My first ‘crop’ of dried goodies was to be sliced bananas, as I had a  large bunch in my fruit basket and they were ripening faster than I could add them to fruit salads or whip them into my morning blender drink. Also, I noticed that the local grocery had an overabundance of super-ripe bananas which they were about to remove from their shelves. I turned out to be in the right place at the right time, and a quick negotiation with the produce manager ‘yielded its fruit’ shall we say! I ended up with about 25-30# of these potassium-rich beauties for a song!

 


Although they don’t look as beautiful as their fresh counterparts, dried fruits and veggies have a lot going for them. For one thing, they take up a lot less room and will not spoil. Their long, slow drying time helps retain nutritional value that is otherwise boiled or baked away during other methods of processing and preservation. And if you can get an abundance of them at the peak of the season (or better yet, grow them yourself), they are usually pretty darn economical.


Dried fruits make a great natural snack which “sticks to your ribs” as my great-granny would say.  They also make wonderful gifts, not to mention beautiful ones! Not far from my food dehydrator out in the storage barn were box after box of my old canning jars in every size imaginable. HUNDREDS of them … maybe close to a thousand!!  (I never could pass by used canning jars that people were discarding!). A canning jar on the pantry shelf, full of summer’s bounty, was like ‘money in the bank’ to my way of thinking!  Well, little did they know it but some of those smaller canning jars were about to volunteer for active duty! As soon as I started filling them with soon-to-be-dried fruit … they were about to become beautiful, thoughtful, economical and delicious Christmas gifts! Add  a generous scrap of pretty fabric on the top, tie it on with raffia or some funky twine, add a little label, and you’ve created a gift that’s almost  “too purty to eat”! (but not quite!).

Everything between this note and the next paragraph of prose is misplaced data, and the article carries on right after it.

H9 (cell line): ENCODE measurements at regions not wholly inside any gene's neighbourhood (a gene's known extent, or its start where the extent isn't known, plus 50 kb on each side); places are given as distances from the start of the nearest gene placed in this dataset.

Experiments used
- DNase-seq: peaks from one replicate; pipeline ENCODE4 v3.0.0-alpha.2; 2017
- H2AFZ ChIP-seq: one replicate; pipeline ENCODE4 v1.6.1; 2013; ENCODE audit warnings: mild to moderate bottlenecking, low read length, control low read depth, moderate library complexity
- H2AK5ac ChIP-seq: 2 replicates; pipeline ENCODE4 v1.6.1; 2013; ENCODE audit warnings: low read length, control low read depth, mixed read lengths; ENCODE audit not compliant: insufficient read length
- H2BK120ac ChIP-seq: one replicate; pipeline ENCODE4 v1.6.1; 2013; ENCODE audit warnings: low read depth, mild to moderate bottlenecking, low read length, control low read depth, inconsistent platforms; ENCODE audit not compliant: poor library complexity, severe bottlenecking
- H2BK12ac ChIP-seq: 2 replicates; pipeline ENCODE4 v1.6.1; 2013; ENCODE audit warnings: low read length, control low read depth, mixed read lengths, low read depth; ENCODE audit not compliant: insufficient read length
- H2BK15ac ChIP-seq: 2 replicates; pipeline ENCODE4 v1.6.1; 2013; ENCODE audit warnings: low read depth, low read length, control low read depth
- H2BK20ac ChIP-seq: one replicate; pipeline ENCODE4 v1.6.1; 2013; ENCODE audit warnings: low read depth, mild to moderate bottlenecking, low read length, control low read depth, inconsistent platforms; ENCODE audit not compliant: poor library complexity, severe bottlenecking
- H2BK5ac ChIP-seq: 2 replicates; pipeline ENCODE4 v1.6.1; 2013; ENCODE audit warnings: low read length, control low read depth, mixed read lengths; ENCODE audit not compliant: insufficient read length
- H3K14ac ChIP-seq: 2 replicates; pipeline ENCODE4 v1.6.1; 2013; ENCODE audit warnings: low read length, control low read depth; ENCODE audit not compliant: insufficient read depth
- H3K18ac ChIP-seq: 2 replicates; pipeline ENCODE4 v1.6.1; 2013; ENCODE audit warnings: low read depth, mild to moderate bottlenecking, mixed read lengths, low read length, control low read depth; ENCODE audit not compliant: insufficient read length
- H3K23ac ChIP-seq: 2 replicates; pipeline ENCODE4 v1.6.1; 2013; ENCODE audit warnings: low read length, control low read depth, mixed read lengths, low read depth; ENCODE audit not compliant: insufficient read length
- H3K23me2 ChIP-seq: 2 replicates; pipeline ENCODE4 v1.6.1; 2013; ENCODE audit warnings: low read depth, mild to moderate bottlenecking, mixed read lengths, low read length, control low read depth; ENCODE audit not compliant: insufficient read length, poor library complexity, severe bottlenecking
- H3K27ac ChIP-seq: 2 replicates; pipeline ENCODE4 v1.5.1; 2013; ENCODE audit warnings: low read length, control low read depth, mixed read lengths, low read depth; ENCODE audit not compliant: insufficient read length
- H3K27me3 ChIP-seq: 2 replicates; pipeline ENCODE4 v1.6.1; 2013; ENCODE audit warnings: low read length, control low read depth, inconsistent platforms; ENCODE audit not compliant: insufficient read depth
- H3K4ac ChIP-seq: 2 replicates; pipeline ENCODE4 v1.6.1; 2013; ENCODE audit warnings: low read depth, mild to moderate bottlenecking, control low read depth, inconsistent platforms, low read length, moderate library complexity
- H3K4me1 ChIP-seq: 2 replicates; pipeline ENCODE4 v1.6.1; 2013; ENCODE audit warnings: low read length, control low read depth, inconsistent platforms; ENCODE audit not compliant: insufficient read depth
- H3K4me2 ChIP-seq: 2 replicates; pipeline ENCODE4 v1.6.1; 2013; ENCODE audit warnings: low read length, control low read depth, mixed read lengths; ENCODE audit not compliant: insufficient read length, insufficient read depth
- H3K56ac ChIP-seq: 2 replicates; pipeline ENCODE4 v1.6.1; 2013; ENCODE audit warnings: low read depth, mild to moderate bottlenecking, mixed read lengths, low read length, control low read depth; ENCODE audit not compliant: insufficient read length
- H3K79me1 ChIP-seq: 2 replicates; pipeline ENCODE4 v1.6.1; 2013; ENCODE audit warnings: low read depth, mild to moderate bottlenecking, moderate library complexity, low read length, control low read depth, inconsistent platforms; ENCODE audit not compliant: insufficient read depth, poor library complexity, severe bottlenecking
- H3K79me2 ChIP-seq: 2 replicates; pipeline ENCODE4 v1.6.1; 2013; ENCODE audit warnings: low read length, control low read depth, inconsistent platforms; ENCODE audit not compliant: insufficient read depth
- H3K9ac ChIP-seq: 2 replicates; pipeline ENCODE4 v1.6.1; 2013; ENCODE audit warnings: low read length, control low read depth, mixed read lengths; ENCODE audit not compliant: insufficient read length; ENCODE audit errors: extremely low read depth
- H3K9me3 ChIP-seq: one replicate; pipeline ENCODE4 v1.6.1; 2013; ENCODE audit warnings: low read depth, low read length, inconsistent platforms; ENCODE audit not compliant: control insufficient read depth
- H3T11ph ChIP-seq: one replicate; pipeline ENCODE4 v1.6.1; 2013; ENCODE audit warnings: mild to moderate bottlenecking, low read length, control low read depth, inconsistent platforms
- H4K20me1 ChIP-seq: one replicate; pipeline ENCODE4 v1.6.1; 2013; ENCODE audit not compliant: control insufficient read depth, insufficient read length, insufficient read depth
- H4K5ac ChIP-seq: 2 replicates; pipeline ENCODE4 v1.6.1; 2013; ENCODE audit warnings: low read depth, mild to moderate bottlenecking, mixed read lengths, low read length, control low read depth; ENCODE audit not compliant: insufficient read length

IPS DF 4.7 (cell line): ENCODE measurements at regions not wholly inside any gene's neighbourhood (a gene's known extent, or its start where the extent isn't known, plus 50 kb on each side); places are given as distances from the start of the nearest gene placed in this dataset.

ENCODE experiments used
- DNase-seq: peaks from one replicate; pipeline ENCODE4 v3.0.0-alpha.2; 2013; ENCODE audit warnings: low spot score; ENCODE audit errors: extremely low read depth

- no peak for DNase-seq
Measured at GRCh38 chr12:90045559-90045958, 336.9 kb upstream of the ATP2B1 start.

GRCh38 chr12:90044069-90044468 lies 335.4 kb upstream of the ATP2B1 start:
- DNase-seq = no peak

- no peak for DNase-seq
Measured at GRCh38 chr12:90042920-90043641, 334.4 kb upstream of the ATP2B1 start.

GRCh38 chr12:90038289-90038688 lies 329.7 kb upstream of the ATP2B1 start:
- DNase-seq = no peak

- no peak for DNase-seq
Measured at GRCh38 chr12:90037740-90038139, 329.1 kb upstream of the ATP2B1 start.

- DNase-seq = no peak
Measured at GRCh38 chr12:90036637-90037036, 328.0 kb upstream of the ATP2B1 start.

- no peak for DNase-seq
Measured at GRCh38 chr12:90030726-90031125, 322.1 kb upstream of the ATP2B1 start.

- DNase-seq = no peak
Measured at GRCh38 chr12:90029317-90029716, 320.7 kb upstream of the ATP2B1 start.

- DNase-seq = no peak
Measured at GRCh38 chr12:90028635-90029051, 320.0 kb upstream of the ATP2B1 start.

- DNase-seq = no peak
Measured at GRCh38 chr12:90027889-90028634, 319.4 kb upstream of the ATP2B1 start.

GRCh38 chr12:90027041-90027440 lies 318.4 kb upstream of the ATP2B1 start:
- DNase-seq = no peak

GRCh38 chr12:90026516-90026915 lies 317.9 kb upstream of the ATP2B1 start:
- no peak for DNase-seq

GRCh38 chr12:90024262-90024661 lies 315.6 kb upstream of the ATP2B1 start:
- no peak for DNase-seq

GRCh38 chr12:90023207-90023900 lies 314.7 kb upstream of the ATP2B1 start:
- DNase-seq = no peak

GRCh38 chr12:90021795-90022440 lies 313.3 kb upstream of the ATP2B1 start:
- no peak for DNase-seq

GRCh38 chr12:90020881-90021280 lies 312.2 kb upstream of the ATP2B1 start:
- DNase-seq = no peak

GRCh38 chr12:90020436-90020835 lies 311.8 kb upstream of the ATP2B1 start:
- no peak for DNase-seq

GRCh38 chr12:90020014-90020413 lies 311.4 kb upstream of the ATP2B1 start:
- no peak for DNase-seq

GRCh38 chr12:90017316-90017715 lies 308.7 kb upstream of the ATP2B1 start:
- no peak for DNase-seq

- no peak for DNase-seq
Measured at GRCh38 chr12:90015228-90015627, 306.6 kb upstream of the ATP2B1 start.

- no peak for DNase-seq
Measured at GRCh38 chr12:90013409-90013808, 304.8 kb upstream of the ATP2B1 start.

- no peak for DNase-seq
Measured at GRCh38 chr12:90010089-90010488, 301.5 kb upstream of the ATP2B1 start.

Before I could afford an electric food dehydrator – and certainly before these fancy heat-and-humidity controlled inventions existed—our pioneer mothers had other ways to dry foods for winter. In fact, when I was a relatively new bride myself, I couldn’t afford the Rolls Royce of food dehydrators I have today, and as usual, necessity was the mother of invention. I peeled, cored and sliced apples, for example, and hung the golden slivers on a dowel in the rafters of my farmhouse.  Similarly, I strung green beans with a needle and some stout thread, and hung them in the kitchen, adding color and decoration to this practical, down-home way of preserving the harvest. Old window screens, cleaned well and lined with cheesecloth also became trays for the sliced fruits and vegetables I wanted to dry. It took longer to dry them this way, to be sure, but what’s time when you’ve got plenty of it?  It’s an old fashioned trick as old as the hills that still works pretty well in a pinch.